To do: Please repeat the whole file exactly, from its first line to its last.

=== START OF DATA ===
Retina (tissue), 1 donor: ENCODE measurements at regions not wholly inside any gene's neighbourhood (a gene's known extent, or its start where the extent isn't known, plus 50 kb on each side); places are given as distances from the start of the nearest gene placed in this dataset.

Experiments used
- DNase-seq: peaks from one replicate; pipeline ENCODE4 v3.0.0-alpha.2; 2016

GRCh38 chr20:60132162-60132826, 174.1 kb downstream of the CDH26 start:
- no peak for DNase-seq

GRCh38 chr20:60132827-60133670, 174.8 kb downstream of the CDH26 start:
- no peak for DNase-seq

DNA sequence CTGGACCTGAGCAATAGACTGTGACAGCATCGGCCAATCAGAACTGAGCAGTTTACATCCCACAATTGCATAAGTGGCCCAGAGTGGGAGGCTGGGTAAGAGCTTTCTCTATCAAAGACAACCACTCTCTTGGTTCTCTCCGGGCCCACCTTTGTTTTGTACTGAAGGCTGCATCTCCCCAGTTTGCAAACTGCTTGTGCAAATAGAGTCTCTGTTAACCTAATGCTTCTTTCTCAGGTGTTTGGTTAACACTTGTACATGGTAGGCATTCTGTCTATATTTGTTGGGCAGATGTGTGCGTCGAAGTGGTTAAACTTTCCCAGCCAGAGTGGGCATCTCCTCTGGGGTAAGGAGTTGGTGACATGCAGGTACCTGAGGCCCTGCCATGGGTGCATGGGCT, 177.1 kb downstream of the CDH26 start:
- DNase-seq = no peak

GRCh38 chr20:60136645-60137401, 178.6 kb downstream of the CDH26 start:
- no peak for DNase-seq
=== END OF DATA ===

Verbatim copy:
Retina (tissue), 1 donor: ENCODE measurements at regions not wholly inside any gene's neighbourhood (a gene's known extent, or its start where the extent isn't known, plus 50 kb on each side); places are given as distances from the start of the nearest gene placed in this dataset.

Experiments used
- DNase-seq: peaks from one replicate; pipeline ENCODE4 v3.0.0-alpha.2; 2016

GRCh38 chr20:60132162-60132826, 174.1 kb downstream of the CDH26 start:
- no peak for DNase-seq

GRCh38 chr20:60132827-60133670, 174.8 kb downstream of the CDH26 start:
- no peak for DNase-seq

DNA sequence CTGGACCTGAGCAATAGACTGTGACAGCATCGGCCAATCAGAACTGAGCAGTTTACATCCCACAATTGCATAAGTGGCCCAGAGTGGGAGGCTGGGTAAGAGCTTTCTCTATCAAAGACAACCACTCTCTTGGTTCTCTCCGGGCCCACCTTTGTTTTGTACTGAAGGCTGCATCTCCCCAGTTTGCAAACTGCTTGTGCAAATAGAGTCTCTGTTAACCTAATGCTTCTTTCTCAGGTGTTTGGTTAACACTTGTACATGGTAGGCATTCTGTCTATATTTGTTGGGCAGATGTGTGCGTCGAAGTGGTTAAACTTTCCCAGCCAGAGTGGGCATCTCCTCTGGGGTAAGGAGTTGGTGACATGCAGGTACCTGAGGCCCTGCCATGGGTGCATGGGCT, 177.1 kb downstream of the CDH26 start:
- DNase-seq = no peak

GRCh38 chr20:60136645-60137401, 178.6 kb downstream of the CDH26 start:
- no peak for DNase-seq